The "freedom of expression" provision of our present constitution differs in two relevant respects with the earlier Constitution of 1908. The word "express" was added to the section, and the word "views" was substituted for "sentiments". The changes were explained to the delegates by committee comment:
"The committee believes that the multiplicity of contemporary means of expression (as over and against the traditional means of speaking and writing) justifies the first change, while the word `views' seems to have a sharper and more specific meaning than the former word sentiments."
See 1 Official Record, Constitutional Convention 1961, Committee Proposal 15, § 4 (Const 1963, art 1, § 5), p 466.
Furthermore, in the "Address to the People", the publication which informs voters of the purpose of constitutional provisions, it was stated:
"This is a revision of Sec 4, Article II, of the present constitution preserving these traditional guarantees. It broadens them by including the word `express' and substituting the word `views' for `sentiments'. Addition of the word `express' is intended to recognize development of new means of communication in recent years. The word `views' seems to have a sharper and more specific meaning than the former word `sentiments.'"
See 2 Official Record, Constitutional Convention 1960, Address to the People, p 3363.
To assist in determining the purpose sought to be accomplished by a constitutional provision, the convention debates and the Address to the People may be consulted. Regents of the University of Michigan v Michigan, 395 Mich 52; 235 NW2d 1 (1975); Burdick v Secretary of State, 373 Mich 578; 130 NW2d 380 (1964).
It should not be overlooked that even a display of "specifically defined" obscene material under the Miller standard would not be obscene in the constitutional sense and therefore not proscribed if the work, taken as a whole, possesses serious literary, artistic, political or scientific value.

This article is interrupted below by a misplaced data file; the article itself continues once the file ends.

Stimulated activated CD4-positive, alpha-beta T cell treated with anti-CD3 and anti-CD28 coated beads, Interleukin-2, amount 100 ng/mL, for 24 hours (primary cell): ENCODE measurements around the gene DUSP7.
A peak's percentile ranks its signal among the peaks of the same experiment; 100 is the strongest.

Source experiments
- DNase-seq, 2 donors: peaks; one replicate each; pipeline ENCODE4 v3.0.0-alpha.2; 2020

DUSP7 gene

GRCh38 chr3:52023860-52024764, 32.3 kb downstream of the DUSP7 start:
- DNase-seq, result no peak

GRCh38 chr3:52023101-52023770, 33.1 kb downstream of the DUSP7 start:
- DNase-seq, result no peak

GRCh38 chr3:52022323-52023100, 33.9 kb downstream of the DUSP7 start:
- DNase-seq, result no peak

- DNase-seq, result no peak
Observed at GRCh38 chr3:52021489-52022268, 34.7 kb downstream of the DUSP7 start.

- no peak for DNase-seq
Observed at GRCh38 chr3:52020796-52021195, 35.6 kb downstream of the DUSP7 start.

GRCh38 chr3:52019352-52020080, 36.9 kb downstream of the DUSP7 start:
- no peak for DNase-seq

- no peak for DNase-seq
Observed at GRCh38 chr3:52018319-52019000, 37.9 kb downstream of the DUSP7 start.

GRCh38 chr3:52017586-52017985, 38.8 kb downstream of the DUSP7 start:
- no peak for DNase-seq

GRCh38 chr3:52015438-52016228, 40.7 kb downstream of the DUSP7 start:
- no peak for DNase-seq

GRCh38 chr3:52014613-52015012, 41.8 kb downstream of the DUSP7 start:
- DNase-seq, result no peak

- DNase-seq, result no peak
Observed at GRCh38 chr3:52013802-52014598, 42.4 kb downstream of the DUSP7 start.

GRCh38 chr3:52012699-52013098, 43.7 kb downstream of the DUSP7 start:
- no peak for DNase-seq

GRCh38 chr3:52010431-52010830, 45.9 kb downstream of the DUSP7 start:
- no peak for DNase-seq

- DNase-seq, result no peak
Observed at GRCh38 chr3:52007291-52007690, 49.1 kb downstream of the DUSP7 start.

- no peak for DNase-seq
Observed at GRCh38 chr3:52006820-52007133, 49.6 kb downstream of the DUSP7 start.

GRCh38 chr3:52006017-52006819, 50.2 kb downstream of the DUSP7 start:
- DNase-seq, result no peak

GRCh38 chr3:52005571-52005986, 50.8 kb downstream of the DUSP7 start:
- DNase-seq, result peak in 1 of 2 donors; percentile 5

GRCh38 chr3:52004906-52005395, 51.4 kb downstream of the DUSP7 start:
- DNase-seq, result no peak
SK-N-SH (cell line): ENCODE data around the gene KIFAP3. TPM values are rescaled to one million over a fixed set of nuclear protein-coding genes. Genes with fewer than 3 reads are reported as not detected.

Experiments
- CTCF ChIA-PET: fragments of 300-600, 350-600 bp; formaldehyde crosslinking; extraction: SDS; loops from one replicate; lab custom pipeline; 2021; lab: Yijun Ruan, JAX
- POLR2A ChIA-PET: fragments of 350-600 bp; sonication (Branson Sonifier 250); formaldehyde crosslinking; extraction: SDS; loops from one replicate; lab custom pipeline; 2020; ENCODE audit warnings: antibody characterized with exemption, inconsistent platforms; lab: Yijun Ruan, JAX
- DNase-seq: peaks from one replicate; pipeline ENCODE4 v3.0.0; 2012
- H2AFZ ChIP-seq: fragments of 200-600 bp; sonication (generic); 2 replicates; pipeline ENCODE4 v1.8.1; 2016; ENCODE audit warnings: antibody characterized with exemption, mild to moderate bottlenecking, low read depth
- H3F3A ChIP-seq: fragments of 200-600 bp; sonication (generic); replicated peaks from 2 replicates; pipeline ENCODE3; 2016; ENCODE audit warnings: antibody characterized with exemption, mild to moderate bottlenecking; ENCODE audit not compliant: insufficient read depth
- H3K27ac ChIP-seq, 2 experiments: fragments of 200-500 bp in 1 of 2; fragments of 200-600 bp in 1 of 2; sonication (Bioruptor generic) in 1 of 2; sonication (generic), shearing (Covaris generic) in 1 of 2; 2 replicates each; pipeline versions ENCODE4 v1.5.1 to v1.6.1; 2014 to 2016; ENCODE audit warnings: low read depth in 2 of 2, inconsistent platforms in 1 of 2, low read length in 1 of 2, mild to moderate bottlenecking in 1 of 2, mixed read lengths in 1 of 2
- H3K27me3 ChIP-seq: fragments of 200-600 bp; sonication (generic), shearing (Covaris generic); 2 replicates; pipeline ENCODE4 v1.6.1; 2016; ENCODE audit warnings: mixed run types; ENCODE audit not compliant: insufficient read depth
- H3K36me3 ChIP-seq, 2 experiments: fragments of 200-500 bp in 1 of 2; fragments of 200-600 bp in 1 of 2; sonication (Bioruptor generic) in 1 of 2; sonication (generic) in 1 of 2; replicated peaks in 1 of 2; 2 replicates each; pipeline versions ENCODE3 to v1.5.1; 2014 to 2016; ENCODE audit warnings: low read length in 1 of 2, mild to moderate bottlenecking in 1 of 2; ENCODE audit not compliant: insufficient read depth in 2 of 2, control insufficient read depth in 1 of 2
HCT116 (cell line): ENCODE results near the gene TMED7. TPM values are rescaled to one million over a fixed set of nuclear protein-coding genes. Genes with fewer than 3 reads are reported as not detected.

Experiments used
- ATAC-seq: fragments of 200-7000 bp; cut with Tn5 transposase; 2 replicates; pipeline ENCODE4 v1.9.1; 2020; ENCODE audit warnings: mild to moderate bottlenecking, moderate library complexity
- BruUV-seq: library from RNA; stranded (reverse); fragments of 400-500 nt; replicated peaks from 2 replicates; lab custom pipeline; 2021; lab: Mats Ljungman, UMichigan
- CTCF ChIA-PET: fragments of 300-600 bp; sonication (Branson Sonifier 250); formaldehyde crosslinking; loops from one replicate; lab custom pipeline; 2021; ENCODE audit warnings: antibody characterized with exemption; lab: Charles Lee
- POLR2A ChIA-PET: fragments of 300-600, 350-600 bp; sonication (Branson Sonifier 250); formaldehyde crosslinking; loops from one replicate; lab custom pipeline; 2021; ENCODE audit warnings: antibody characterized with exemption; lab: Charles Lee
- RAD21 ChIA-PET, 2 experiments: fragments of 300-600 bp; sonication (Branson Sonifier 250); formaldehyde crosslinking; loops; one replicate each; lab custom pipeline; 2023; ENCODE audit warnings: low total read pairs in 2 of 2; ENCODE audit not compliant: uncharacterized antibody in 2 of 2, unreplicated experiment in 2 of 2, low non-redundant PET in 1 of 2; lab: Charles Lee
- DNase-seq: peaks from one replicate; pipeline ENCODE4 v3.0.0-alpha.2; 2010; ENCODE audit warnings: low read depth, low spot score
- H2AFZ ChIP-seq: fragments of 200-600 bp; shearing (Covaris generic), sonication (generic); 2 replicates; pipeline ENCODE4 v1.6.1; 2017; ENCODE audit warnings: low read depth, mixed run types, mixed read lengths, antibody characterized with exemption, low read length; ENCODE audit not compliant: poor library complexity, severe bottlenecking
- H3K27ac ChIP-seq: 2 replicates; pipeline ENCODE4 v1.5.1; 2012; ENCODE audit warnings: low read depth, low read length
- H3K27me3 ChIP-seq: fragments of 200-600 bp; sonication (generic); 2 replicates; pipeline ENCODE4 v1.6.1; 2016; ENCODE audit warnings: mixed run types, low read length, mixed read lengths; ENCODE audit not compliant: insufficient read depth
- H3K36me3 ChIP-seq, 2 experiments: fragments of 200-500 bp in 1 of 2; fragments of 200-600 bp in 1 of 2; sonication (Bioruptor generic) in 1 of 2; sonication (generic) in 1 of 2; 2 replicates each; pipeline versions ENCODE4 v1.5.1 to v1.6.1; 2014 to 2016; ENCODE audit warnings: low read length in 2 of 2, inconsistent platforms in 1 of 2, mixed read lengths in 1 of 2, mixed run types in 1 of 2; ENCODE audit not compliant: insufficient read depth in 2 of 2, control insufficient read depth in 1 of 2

The Constitution of 1963 was promulgated almost six years after the criminal obscenity statute was enacted (1957 PA 265).
 People v Bloss, supra; People v Llewellyn, supra, 322, fn 3.
 On February 24, 1978, the Governor signed 1978 PA 33 prohibiting the dissemination of sexually explicit material to minors (effective June 1, 1978).
The Legislature has not acted regarding the dissemination of obscene materials to unconsenting and consenting adults. The uncertainty of the Legislature regarding the constitutionality of legislation in this field prompted House Resolution No 440, adopted April 24, 1978, requesting the opinion of the Supreme Court as to the constitutionality of 1978 PA 33.
 We reluctantly take today's action. The Court has only two options at this point in time: "Miller-ize" the existing statute or declare it unconstitutional under Federal and state law. We perceive the Miller approach to be the less offensive option because it does not leave Michigan without a criminal obscenity statute.
However, we would have preferred that the Legislature pass a new comprehensive state criminal obscenity statute. We would still encourage the Legislature to enact a new statute because, while we view the Miller approach as less offensive, we are not convinced Miller presents a viable solution to the problem.